Bacterial transcription terminators: the RNA 3'-end chronicles.

Department of Biochemistry, University of Wisconsin, Madison, WI 53706, USA.
Journal of Molecular Biology (Impact Factor: 3.96). 03/2011; 412(5):793-813. DOI: 10.1016/j.jmb.2011.03.036
Source: PubMed

ABSTRACT The process of transcription termination is essential to proper expression of bacterial genes and, in many cases, to the regulation of bacterial gene expression. Two types of bacterial transcriptional terminators are known to control gene expression. Intrinsic terminators dissociate transcription complexes without the assistance of auxiliary factors. Rho-dependent terminators are sites of dissociation mediated by an RNA helicase called Rho. Despite decades of study, the molecular mechanisms of both intrinsic and Rho-dependent termination remain uncertain in key details. Most knowledge is based on the study of a small number of model terminators. The extent of sequence diversity among functional terminators and the extent of mechanistic variation as a function of sequence diversity are largely unknown. In this review, we consider the current state of knowledge about bacterial termination mechanisms and the relationship between terminator sequence and steps in the termination mechanism.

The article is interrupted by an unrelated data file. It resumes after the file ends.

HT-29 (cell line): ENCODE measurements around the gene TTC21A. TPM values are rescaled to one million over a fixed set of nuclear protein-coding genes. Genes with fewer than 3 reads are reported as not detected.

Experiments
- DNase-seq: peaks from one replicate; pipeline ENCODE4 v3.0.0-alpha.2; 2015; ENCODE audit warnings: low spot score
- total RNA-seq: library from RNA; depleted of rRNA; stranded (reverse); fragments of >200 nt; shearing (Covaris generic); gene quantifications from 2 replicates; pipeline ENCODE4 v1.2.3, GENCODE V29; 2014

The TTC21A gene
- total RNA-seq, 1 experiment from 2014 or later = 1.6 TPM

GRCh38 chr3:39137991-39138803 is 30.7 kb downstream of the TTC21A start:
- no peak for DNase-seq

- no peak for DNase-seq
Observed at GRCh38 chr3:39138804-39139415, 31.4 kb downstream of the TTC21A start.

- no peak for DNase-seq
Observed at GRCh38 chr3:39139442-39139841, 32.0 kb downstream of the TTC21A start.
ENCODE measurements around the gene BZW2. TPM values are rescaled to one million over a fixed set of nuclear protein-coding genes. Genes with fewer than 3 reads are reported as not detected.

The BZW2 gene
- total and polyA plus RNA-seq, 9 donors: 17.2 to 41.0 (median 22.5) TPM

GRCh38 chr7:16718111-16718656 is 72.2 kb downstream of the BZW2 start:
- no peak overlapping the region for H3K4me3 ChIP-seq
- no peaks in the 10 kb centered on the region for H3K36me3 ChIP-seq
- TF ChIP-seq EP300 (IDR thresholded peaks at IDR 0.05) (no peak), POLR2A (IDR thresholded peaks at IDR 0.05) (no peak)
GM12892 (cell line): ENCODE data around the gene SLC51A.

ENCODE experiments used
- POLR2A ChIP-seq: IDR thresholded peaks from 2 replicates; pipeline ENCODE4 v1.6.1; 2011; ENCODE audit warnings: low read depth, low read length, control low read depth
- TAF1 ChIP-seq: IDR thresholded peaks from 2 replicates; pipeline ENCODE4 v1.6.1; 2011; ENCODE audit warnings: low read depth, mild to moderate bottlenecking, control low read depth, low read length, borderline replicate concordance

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    ABSTRACT: Rho is a ring-shaped, ATP-fueled motor essential for remodeling transcriptional complexes and R-loops in bacteria. Despite years of research on this fundamental model helicase, key aspects of its mechanism of translocation remain largely unknown. Here, we used single-molecule manipulation and fluorescence methods to directly monitor the dynamics of RNA translocation by Rho. We show that the efficiency of Rho activation is strongly dependent on the force applied on the RNA but that, once active, Rho is able to translocate against a large opposing force (at least 7 pN) by a mechanism involving 'tethered tracking'. Importantly, the ability to directly measure dynamics at the single-molecule level allowed us to determine essential motor properties of Rho. Hence, Rho translocates at a rate of ∼56 nt per second under our experimental conditions, which is 2-5 times faster than velocities measured for RNA polymerase under similar conditions. Moreover, the processivity of Rho (∼62 nt at a 7 pN opposing force) is large enough for Rho to reach termination sites without dissociating from its RNA loading site, potentially increasing the efficiency of transcription termination. Our findings unambiguously establish 'tethered tracking' as the main pathway for Rho translocation, support 'kinetic coupling' between Rho and RNA polymerase during Rho-dependent termination, and suggest that forces applied on the nascent RNA transcript by cellular substructures could have important implications for the regulation of transcription and its coupling to translation in vivo. © The Author(s) 2015. Published by Oxford University Press on behalf of Nucleic Acids Research.
    Nucleic Acids Research 02/2015; 43(1). DOI:10.1093/nar/gkv085 · 8.81 Impact Factor


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